by Gavin Glakas
I’ve always been a night person and I flirted with being genuinely nocturnal before I had kids. I think that when the sun goes low on the horizon is when things start getting interesting.
Everything seems more intense at night. More exciting. More dangerous. More peaceful. More solitary. More romantic. And on an abstract level, in terms of color and composition, there are so many more possibilities.
During the day, there is basically one light source, whether the sun is shining or not. At night, light is coming from all over the place or from nowhere or both.
In terms of color, I certainly don’t feel confined by the color of the lightbulb that the proprietor put in the sign in the restaurant window. Is it green? Well, maybe it should be purple. Is it warm? Maybe it should be cool. Is it twilight? Can you see a little bit of sunlight? Well, maybe you should be able to see a lot. Is it overcast at 2:00 in the afternoon? Well, maybe it should be overcast at 7:00 in the afternoon, and maybe it’s a little bit bluer and darker and moodier.
The direction of light can do some interesting things as well. During the daytime, the light is coming from above. In the late afternoon, it’s coming from the side and that’s when things start to get intense. At night, it’s often coming from below, and any kid who ever sat in front of a campfire and held a flashlight beneath their chin knows that we have some kind of primal response to light coming from below.
I love that excitement of being alive and awake at night and trying to capture that feeling in a painting.
I think a nocturne painting has to feel like night. This might mean different things – night might feel ominous and dangerous, sexy and exciting, or still and peaceful. It might exude solitude or camaraderie, motion or stillness, darkness, or maybe overwhelming light.
But I think that perhaps in order to qualify as a nocturne, a work has to have a slightly otherworldly or transportive feeling to it, whatever that feeling may be.
When painting nocturnes outside in urban areas, of course, I’ve had all kinds of encounters with humanity, most of them overwhelmingly positive. But it’s the artistic surprises that I really enjoy.
When I was almost finished with my painting “Quiet (The House by the Library),” the people came home and turned on the downstairs light. I had been considering turning on the upstairs light, but it felt so natural, unpredictable, believable, and then warm and brilliant when those downstairs lights went on. It made the painting for me and I would have missed it entirely if I had done it in my studio.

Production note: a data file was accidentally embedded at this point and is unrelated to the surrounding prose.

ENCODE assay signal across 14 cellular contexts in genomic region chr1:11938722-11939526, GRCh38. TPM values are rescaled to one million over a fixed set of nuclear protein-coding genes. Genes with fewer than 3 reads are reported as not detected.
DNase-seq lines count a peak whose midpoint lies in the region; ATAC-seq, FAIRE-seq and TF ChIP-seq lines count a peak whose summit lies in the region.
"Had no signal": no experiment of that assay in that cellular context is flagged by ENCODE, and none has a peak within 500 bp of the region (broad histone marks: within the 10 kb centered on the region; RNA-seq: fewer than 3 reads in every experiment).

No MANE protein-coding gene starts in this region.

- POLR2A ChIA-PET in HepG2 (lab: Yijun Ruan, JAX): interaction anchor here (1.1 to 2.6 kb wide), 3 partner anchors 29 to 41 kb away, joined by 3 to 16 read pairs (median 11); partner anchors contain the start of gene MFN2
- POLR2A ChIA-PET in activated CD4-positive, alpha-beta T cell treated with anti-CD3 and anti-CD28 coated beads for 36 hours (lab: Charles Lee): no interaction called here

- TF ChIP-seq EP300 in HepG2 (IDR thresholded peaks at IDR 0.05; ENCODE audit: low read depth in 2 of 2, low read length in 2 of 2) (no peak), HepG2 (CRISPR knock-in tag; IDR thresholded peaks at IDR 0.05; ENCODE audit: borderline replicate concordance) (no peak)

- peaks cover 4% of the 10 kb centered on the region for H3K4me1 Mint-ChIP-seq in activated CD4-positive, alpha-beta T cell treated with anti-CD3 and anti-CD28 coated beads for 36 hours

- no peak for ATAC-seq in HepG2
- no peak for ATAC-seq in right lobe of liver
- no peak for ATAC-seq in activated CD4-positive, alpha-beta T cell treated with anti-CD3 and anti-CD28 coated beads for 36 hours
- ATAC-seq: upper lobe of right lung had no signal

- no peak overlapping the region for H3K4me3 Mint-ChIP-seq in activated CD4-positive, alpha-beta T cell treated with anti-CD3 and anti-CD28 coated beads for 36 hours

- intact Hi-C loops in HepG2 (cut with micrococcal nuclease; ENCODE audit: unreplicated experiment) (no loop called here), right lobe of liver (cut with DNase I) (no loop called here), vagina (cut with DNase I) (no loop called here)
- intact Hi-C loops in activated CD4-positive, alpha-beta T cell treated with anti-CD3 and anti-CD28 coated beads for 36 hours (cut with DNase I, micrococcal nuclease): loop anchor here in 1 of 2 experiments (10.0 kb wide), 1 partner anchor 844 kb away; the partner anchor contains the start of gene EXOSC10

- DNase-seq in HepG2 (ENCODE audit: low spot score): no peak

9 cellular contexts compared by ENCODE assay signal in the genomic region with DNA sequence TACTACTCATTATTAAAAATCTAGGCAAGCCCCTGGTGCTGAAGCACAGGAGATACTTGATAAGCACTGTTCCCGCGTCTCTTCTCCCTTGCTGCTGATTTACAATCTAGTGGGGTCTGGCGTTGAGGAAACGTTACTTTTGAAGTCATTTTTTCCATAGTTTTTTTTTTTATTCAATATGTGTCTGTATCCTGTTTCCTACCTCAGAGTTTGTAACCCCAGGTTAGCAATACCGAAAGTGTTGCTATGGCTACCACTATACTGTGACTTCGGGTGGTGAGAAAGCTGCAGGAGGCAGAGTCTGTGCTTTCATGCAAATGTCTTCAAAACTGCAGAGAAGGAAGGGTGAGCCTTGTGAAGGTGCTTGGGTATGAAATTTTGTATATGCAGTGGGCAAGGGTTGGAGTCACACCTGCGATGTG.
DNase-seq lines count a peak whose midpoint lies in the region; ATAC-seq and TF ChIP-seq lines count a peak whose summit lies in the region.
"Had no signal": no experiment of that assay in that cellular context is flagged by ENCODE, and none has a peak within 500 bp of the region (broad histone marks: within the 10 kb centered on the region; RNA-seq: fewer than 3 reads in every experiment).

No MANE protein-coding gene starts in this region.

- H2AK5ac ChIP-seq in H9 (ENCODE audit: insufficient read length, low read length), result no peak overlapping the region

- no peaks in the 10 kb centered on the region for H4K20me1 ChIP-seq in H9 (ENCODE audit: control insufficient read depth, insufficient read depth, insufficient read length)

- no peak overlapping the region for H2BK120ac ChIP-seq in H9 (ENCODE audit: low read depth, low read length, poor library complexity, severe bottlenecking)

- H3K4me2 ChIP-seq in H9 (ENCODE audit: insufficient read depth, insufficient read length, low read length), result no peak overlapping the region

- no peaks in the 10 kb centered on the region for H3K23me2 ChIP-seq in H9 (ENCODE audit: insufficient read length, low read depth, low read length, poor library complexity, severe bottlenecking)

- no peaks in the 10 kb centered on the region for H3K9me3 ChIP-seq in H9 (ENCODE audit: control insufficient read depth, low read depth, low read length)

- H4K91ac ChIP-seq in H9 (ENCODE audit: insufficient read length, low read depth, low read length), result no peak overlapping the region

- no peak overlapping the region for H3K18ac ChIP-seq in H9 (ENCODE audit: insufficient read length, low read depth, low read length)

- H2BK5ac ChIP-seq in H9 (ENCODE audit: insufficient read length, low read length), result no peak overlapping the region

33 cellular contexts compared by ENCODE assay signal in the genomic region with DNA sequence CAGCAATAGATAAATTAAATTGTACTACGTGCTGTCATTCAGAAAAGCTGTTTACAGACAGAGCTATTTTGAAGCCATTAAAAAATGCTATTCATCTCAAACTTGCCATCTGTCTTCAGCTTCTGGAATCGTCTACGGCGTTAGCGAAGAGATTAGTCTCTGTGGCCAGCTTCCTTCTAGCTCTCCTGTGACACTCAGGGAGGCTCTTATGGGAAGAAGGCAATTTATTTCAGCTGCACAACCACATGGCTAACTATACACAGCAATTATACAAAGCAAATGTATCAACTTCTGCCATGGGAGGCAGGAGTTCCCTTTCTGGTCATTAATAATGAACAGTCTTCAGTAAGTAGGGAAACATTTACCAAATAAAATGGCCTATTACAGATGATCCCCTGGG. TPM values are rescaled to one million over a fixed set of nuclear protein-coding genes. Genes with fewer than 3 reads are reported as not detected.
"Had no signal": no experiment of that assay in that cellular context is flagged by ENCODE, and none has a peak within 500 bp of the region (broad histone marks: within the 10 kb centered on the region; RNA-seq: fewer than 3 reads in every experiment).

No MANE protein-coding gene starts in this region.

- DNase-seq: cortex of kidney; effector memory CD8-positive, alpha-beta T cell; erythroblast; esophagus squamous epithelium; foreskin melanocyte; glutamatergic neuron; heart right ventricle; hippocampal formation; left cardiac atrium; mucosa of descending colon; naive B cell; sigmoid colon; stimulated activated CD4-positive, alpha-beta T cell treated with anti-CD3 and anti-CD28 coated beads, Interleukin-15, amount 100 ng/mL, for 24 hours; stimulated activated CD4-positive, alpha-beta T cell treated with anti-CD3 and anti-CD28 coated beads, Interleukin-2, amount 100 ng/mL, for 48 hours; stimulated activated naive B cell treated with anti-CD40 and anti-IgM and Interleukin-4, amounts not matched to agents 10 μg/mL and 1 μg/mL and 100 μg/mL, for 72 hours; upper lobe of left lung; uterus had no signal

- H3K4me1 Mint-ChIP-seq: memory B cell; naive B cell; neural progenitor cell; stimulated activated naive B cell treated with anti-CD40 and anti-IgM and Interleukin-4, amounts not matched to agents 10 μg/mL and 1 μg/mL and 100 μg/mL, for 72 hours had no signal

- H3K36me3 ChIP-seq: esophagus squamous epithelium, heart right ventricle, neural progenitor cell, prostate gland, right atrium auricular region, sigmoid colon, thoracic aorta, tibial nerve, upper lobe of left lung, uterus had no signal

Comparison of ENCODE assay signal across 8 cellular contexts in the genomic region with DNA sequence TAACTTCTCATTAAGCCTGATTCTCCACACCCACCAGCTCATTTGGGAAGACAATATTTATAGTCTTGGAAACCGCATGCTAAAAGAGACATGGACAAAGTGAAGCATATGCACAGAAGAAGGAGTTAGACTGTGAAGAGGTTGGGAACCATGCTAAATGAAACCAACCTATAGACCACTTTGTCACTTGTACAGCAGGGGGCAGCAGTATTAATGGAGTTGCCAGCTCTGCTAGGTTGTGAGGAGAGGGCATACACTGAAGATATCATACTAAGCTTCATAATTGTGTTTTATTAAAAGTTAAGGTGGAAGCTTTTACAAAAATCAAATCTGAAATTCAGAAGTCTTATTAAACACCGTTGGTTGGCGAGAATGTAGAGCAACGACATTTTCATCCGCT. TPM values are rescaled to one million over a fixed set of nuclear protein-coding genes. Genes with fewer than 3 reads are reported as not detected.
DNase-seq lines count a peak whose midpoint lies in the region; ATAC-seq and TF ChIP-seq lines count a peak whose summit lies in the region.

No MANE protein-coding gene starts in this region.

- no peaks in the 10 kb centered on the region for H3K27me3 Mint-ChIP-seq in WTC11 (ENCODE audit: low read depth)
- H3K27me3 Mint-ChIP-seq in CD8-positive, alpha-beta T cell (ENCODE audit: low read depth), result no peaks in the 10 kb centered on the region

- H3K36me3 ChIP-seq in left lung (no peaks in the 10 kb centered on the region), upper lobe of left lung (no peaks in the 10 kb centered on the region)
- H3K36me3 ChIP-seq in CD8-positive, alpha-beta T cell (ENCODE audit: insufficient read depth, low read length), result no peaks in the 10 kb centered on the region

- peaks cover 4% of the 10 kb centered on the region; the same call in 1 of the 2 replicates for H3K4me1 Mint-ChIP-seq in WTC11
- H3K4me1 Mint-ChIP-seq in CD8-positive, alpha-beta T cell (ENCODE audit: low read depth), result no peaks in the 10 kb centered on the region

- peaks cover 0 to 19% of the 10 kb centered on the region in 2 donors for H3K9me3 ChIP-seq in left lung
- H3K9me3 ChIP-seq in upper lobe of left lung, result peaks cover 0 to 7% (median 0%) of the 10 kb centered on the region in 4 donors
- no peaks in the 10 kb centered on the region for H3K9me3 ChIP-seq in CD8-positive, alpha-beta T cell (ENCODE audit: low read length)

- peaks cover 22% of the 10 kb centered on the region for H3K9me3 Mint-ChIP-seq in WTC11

Once I had planned to do a painting in downtown Washington, DC and as I was parking, the sky turned greenish yellow and one of those apocalyptic summer storms wreaked absolute havoc. I couldn’t get out of my car so I did a color study in the front seat and, because you can’t just dial up one of those storms, I’m now ready when I decide to do a studio painting of an otherworldly, late-afternoon, Mid-Atlantic summer tempest.
Things happen when you’re painting nocturnes – lights go on and off. Cars and people arrive in unexpected places. Something I didn’t even see will come into focus for 5 seconds and it’s like falling in love – all of a sudden I can’t live without something I didn’t even know existed just a few minutes before.
- Connect with the artist: gavinglakas.com
- Learn techniques for painting nocturnes with Gavin’s workshop, “Painting the Night”
Become a better outdoor painter today when you get the FREE e-Book for artists, “240 Plein Air Painting Tips.” [click here]
And browse more free articles here at OutdoorPainter.com
I love the way the author talks about nocturnes because I love painting them. Around my colleagues in Wisconsin I’ve gotten somewhat of a reputation for them! In fact, I won 2nd place in the Cedarburg Plein Air competion overall in 2017 with a nocturne and in 2022 won 1st place in their nocturne category. In 2021 I won 2nd place overall with a nocturne in Waukesha, WI, and in 2022 I won an Honorble mention in New Harmony, IN and 1st place in Waukesha in the nocturne categories. I’ve sold most of those as well! What I like the most about painting nocturnes is the peace and quiet-sometimes staying up past midnight to finish. People say they have the advantage of the light not changing but I’m here to tell you it does! Another hazard is that it becomes more humid. More than once I suddenly realize why my oil paint is acting strange! I’ve used the damp brushes and palette though, to create some very atmospheric effects. I think all plein air painters should try a nocturne at least once!
Very Inspiring article on night painting!